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I have read through this Process Memory Vs Heap -- JVM and i have the same problem.

The jvm process memory usage keeps increasing and never shrinks.I checked by doing a top on the linux server. The application is scheduling jobs to a cluster ( Using Quartz + Sun Java DRMAA API )

The java heap space is staying within the limits during the application life cycle but the jvm process is showing a steady climb in memory usage and never coming down.

Is this a memory leak ? If so , why is heap space being within the limits. Can someone explain this.

UPDATE: I have -Xmx1600m -Xms1600m when i track through jconsole i can see the heap space well within this limit aroung 450m but the top command shows the process is using more than 900m.

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Please provide more detail... how much memory is being used, what's the largest it's ever gotten and after how long, what -X and related flags you are using, etc. – jkraybill Jul 22 '11 at 4:59
You can play around with -XX:MaxHeapFreeRatio and see if that solves your problem. – trutheality Jul 22 '11 at 5:34
I am looking into a similar problem where top shows virt size as more than 1GB and res size less than 50 MB. The virt/res ratio is thus really high. Heap dumps with jmap or the -XVerboseGCswitch show that the heap size is very small (less than 50 MB). How can I find out what is taking the non-heap memory? Thers is some socket IO involved usnig NIO, but I need evidence and need to track any memory leaks/ find roots. – CruiZen Nov 1 '11 at 14:20

4 Answers 4

up vote 4 down vote accepted

The total virtual memory used is the sum of the maximum heap + thread stacks + direct memory + perm gen + share libraries. This never shrinks.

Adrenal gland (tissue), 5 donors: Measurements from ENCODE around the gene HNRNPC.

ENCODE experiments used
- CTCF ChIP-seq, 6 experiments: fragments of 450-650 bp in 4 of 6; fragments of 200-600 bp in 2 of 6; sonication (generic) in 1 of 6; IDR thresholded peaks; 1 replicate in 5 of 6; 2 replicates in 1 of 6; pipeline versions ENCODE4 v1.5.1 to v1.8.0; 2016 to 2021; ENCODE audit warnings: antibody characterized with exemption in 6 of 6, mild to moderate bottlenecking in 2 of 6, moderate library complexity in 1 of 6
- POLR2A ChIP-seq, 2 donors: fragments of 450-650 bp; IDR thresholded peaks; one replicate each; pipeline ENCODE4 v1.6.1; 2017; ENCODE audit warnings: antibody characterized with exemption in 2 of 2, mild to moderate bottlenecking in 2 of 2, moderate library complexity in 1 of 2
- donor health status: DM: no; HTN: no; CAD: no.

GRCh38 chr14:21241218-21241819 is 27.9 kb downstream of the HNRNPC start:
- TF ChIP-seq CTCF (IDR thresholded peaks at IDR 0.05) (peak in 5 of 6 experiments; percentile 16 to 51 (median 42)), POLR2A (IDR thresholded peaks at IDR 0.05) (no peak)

The actual main memory used depends on how much of the virtual memory has been occupied. Shared libraries are shared so having multiple JVMs won't result in this memory doubling etc.

The JVM never releases memory to the OS, however if main memory is not used for a long time it can be swapped out if this is need.

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So if the application is using the allocated 1600M, why would the kernal kill the process with oom killer. I am using centos and when my webapp runs for few hours, the kernel kills the process saying oom. The jconsole for the same java process shows a far less value as the usage. I am totally confused. – Kathir Jul 22 '11 at 21:56
The OS doesn't trigger an OOME and an OOME doesn't kill a process though it may cause one thread to die and the application to not work. You need to look at the OOME as may be another area is filling up like the PermGen, direct memory or too many threads. It could also be that you are trying to allocate a large array which will just fail (you won't see anything in jConsole as it only shows used memory, not attempts) – Peter Lawrey Jul 22 '11 at 22:02
I see the following error on the system log message, this basically killed the java process Jul 18 04:55:31 seqwd5 kernel: Out of memory: Killed process 16333, UID 501, (java). Jul 18 04:55:31 seqwd5 kernel: java invoked oom-killer: gfp_mask=0x201d2, order=0, oomkilladj=0 – Kathir Jul 22 '11 at 22:39